The National Fire Chief Council’s (NFCC) Community Risk Programme (CRP) is developing standardised tools to support UK Fire and Rescue Services (FRSs) in their community risk management planning. To date, the programme has worked with the Fire Standards Board to produce a fire standard for Community Risk Management and has delivered several pieces of guidance and tools that are being utilised by UK fire and rescue services.
In 2018, an independent review of community risk management across the UK found a variety of approaches being used by fire and rescue Services. This finding was echoed in the first HMICFRS State of Fire report which set out recommendations to address this variation. The tools being produced by the programme will help services to consistently identify, assess and mitigate community risks and provides a framework and systemic approach for developing community risk management plans.
Amongst the tools being produced are a set of evidence-based risk assessment methodologies, that can be used by all UK FRSs. As more lives are lost in fires that occur in domestic dwellings (residential properties) than any other building fire, the Domestic Dwelling Fires Risk Methodology is the first methodology to be developed by the programme.
Last summer, the programme delivered several training workshops on the Domestic Dwelling Fires Risk Methodology to Fire and Rescue Services, the workshops were attended by over 100 delegates representing 43 UK FRSs.
A risk assessment methodology for Other Building Fires or non-residential properties is currently open for consultation and the programme will be consulting on a risk methodology for road traffic collisions in March. Both methodologies will be published in June this year. All three methodologies were developed with consultants ORH Ltd supported by subject matter experts from the NFCC and UK Fire and Rescue Service.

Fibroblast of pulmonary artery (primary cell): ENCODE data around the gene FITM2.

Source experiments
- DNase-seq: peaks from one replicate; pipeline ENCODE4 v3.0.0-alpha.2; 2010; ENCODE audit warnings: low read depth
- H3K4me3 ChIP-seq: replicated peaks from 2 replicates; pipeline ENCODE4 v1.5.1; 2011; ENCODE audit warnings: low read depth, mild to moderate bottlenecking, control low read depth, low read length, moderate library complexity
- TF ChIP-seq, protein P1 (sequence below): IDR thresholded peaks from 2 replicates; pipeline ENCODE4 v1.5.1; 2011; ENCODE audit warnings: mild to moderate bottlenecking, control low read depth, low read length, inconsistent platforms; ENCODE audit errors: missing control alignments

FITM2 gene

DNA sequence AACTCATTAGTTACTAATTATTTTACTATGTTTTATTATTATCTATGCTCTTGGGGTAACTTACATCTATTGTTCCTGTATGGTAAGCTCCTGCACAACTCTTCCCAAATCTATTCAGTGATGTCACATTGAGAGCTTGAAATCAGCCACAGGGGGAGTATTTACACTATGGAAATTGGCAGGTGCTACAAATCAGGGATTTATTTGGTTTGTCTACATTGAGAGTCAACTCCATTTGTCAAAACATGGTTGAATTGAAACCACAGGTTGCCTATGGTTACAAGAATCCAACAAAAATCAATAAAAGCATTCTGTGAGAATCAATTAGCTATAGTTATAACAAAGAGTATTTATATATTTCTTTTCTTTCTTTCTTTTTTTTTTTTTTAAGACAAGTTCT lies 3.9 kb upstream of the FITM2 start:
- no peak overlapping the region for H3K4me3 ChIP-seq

Chief Fire Officer for Cleveland Fire Brigade, and CRP Programme Executive Ian Hayton, said: “The Community Risk Programme set out to understand the national picture of risk identification, assessment and stratification to bring about the desired consistency to an area that is incredibly challenging to tackle.
“We found a need for standardised, data-led tools for assessing and understanding community risk that can be applied by all fire and rescue services no matter their size or geographical location. Using the same tools and evidence-based methodologies will support decision making on how to mitigate risk locally and support national comparison and collaboration activities.
“I am delighted to launch the Domestic Dwelling Fires Risk Methodology on UKFRS, with two further methodologies to follow this summer. As risk continues to change nationally and data gathering and provision evolves, this methodology will need to be updated and enhanced, and so there will be many iterations to come. Our hope is that this work will be adopted and implemented within services over the coming months and that it sparks new discussions and research into how community risk is analysed, understood and mitigated.”
The methodology is currently being peer reviewed by risk experts at Liverpool University, findings of the review will be published in June.